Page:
ICCS2004 Application Submission/Review

Abstract for
"Teaching Complex Systems in the Classroom with Video Games"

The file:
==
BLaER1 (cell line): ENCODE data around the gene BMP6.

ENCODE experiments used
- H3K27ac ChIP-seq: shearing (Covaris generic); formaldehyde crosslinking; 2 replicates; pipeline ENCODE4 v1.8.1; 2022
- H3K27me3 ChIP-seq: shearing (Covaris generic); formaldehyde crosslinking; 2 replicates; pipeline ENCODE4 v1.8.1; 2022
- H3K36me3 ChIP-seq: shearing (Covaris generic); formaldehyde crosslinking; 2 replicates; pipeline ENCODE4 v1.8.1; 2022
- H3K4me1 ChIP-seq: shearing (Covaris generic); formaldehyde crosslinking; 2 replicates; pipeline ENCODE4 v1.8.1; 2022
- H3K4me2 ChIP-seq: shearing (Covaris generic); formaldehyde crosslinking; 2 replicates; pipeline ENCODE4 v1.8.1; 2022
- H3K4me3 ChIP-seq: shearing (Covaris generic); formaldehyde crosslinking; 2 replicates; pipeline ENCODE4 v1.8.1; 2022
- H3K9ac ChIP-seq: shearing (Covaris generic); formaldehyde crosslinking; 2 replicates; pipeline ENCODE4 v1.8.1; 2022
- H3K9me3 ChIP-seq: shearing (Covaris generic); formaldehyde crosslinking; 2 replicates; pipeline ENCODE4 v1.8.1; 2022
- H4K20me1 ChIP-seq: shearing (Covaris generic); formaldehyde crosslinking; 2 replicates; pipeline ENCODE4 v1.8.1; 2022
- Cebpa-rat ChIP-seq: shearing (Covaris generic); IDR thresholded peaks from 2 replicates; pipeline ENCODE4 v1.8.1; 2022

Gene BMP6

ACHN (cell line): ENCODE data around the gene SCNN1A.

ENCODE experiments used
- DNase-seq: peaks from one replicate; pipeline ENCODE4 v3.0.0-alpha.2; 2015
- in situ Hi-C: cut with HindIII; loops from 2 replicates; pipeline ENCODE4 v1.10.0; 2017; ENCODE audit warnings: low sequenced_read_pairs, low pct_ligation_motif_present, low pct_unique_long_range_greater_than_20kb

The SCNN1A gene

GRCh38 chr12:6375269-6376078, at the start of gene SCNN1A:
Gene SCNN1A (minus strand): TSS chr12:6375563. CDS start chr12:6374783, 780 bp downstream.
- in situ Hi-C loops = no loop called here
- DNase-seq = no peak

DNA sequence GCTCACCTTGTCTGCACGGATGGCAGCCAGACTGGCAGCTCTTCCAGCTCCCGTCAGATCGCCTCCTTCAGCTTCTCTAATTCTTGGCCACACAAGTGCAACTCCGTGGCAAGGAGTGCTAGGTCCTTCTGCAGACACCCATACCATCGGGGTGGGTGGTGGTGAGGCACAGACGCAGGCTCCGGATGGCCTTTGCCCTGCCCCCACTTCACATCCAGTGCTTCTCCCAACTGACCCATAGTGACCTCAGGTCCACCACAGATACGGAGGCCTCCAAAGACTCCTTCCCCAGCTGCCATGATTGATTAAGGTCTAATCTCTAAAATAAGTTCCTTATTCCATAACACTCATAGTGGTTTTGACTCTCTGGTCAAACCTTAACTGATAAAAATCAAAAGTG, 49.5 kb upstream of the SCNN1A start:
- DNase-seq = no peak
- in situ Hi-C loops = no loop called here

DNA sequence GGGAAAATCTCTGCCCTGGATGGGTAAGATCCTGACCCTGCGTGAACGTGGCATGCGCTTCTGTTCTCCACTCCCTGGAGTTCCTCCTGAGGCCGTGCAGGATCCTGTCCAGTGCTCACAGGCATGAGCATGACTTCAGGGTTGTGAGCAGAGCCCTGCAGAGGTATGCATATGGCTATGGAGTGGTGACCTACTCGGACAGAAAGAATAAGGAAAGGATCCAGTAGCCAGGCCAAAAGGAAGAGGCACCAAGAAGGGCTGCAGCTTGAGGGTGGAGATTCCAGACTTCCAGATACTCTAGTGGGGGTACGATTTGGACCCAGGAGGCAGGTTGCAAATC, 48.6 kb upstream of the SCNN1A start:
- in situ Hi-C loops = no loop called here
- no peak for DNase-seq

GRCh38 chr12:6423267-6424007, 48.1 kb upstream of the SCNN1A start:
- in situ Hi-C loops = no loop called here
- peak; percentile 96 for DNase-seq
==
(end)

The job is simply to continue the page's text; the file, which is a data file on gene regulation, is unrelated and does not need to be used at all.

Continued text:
Teaching Complex Systems in the Classroom with Video Games Poster or presentation International Conference on Complex Systems 2004 May 16-21, 2004, Boston, MA Brock Dubbels The Center for Cognitive Sciences 310 Elliott Hall The University of Minnesota Minneapolis, MN 55455 (612) 827-2714 Abstract: A case will be made for exploring the use of commercial video games to teach and develop skills necessary in understanding complex systems and rule based environments. Specifically, one game, Civilization III will be examined and presented as opportunity for students to engage in play, as well as be led with guided reflection to deconstruct the experience of the game as a representational system created as a virtual environment, where rules and assumptions about the world are simulated, and whether these rules and depiction of the system are representational and how these rules and assumptions work in co-variation to create response to student developed tactics and strategies. Key elements involve the role of decision making, ability to differentiate a complex system from a simple system, and use of supporting materials to question the assumptions that the game was built upon to engage players in strategy generation for interacting in a complex and dynamic virtual environment with quantifiable outcomes, and examining history and our knowledge of the world as factual, but process and context dependent.